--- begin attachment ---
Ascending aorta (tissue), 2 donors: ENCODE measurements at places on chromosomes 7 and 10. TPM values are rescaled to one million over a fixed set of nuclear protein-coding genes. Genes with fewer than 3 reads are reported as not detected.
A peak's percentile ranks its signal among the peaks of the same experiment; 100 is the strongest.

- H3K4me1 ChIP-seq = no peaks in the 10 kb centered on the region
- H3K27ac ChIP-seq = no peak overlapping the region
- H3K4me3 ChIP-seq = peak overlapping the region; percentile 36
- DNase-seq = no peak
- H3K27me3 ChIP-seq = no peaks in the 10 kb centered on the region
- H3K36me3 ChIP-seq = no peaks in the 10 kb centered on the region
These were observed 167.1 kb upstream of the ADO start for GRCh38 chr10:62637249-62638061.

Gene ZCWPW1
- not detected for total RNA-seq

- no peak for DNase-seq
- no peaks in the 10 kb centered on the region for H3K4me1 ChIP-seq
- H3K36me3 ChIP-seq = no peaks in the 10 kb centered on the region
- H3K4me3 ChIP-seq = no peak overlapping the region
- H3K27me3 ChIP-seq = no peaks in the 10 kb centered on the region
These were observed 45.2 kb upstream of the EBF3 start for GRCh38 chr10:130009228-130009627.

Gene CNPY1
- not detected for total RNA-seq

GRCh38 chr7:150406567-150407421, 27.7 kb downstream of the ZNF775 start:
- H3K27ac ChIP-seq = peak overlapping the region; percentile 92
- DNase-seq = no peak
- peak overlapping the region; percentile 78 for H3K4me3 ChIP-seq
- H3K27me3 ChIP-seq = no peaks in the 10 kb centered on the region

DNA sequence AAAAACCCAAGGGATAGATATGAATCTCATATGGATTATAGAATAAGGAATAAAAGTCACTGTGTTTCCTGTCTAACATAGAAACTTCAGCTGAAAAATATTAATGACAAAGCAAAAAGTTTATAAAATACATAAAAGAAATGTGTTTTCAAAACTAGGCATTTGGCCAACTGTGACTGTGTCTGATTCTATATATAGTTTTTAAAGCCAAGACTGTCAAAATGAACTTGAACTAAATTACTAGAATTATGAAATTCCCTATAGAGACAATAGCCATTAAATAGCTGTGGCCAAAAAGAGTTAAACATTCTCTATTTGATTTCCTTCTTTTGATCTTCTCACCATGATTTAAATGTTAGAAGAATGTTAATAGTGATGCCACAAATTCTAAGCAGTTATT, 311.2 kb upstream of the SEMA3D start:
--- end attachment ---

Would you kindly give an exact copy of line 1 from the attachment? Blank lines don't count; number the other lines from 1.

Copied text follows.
Ascending aorta (tissue), 2 donors: ENCODE measurements at places on chromosomes 7 and 10. TPM values are rescaled to one million over a fixed set of nuclear protein-coding genes. Genes with fewer than 3 reads are reported as not detected.